November 2021 Newsletter

Much has happened since we sent out the October ORMD Monthly. Election Day came and went this past Tuesday with very notable results. Then late Friday night, Congress passed the Bipartisan Infrastructure Framework (BIF) but punted on the Build Back Better Reconciliation Package (BBB). In this Newsletter, we unpack these events, discuss what Our Revolution Maryland (ORMD) did over the past month, and what we’ll be doing over the next few weeks.

With the passage of BIF and the future of BBB in doubt, Our Revolution is focusing on the Freedom to Vote. To pass the transformative economic, social, and environmental policies America needs, we must elect progressives at every level. This will not happen unless every citizen – regardless of race or ethnicity – including all poor, struggling, and working-class Americans is completely free to vote!

We’re gathering on Wednesday morning November 17th at Black Lives Matter Plaza right in front of the Capital Hilton to demand that the White House pressure Congress to guarantee the Right to Vote.

This will be our third and final Rally calling for Voting  Rights Now! Click on the image above or HERE to join us!

Maryland-based leaders and members, including Our Revolution Chair Larry Cohen and Montgomery County leader Joe Kirchner, practiced civil disobedience at the November 3rd Rally. We anticipate that there may be additional arrests on the 17th. Activists are urged to follow their conscience.


Our Revolution Maryland activists participated in the CASA-led Time to Deliver Rally and March on October 27th in DC.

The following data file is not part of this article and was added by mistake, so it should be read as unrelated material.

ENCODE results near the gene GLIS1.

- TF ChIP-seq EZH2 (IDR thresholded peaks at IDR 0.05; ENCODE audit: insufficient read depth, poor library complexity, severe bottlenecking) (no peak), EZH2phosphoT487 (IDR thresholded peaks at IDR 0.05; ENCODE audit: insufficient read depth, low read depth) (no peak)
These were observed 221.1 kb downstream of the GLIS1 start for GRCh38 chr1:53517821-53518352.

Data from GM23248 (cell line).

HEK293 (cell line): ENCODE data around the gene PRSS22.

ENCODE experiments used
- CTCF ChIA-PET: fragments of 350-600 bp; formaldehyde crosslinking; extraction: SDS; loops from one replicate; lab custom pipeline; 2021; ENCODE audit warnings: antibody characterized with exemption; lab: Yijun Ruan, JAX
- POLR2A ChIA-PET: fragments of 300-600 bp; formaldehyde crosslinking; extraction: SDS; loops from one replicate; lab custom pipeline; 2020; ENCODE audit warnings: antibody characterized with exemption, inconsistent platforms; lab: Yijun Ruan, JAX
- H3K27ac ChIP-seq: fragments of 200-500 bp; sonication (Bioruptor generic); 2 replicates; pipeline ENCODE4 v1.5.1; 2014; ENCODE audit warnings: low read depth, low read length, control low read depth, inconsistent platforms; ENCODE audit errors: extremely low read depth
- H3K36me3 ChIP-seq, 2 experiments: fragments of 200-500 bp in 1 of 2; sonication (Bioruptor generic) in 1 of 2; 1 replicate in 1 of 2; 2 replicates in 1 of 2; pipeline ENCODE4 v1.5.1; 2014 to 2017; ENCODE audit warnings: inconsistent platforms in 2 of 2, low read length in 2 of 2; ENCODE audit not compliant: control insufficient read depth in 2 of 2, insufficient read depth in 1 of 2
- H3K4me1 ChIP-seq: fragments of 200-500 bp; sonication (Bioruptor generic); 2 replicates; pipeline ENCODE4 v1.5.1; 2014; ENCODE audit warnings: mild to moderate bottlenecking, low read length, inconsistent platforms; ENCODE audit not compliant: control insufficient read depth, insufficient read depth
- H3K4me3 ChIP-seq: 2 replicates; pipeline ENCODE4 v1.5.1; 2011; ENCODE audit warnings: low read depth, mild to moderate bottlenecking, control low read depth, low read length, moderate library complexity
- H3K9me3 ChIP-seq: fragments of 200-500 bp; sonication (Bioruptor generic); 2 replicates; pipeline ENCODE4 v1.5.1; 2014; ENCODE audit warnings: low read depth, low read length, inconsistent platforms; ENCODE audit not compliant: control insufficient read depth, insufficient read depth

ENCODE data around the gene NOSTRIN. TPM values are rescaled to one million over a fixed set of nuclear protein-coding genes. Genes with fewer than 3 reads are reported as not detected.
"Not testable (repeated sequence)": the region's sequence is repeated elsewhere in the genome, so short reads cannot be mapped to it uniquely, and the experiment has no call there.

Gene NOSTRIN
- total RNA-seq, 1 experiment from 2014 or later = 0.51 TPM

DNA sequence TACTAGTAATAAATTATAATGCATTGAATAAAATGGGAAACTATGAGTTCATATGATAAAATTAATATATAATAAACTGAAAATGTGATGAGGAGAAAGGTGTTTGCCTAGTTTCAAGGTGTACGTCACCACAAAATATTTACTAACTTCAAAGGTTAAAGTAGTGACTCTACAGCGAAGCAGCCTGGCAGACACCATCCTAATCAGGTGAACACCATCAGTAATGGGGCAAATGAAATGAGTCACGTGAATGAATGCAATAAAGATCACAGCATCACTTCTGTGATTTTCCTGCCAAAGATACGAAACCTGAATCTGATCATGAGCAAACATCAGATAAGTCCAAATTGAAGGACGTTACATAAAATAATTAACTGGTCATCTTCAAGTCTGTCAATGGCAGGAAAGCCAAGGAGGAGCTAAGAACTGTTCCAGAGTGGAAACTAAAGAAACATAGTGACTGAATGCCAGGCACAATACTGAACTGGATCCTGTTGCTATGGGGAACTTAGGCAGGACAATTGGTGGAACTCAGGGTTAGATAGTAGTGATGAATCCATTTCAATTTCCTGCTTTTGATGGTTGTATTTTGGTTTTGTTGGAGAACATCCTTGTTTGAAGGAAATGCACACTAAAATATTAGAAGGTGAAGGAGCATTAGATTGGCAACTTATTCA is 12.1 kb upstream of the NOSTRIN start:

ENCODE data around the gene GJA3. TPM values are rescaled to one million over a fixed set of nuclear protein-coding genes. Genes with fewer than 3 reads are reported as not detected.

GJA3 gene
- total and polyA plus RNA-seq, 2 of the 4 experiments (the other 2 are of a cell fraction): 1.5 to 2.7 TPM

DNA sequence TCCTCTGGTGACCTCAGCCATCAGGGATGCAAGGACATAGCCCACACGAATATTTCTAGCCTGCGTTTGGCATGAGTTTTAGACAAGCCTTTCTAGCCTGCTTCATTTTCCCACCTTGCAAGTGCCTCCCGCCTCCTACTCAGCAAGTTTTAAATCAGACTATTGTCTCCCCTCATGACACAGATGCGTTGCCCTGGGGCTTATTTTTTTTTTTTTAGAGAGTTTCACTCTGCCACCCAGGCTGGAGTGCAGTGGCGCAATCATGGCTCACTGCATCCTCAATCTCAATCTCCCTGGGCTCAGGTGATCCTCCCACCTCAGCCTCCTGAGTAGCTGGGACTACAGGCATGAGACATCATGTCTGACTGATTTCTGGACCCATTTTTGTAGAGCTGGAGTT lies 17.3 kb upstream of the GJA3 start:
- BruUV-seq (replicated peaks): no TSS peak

Last Tuesday was Election Day in Maryland and across the country. In mainstream media, the phoney narrative has been that the results demonstrate that progressives and progressive policies are unpopular. Their Exhibit A is that Clintonian Terry McAuliffe lost the governor’s race in Virginia after declaring his opposition to Medicare for All.

While centrist McAuliffe’s loss cannot fairly be laid at the feet of progressives who did not support him in the March gubernatorial primary, the defeat of progressive India Walton in the Buffalo Mayor’s race by incumbent Byron Brown is painful. Brown, who lost to Walton in the Democratic primary, launched a divisive but well-funded write-in campaign and won handily. Buffalonians apparently were not prepared to elect an avowed “Democratic Socialist.”

Even with the clouds though, there were a number of silver linings which corporate news has been downplaying.

  1. Progressives won big in Mayors’ races in Boston, Cleveland, and Cincinnati.
  2. Rent control initiatives prevailed handily in both Minneapolis and Saint Paul.
  3. Increased police funding was defeated in Austin, TX.
  4. Cleveland voters approved a Civilian Police Review Board.
  5. Reform-minded District Attorney Larry Krasner easily won re-election in Philadelphia.

In Maryland, we’re pleased that 1) Greenbelt voters approved a referendum to study whether to pay reparations to descendants of slaves and 2) returned our endorsed candidate Colin Byrd to the City Council. We acknowledge our disappointment that Colin did not receive the most votes of all the candidates and therefore will no longer serve as Mayor.

In Annapolis, two of our three endorsed candidates for City Council – DaJuan Gay and Rob Savidge currently enjoy big leads in the count and write-in candidate Toni Strong Pratt is down by only three votes.

The primary takeaway from the off-year election results is clear. Neoliberal Democrats cannot prevail if their only argument is that they’re not Trump. Instead, the Democratic Party must champion economic and social legislation that immediately improves the lives of poor, struggling, and working Americans.

For the past several months, Our Revolution and Our Revolution Maryland have prioritized passage of the Build Back Better (BBB) provisions in the proposed Budget Reconciliation Package. Our strategy has included pressuring House Democrats  not to vote in favor of the Bipartisan Infrastructure Framework (BIF) before approval of BBB.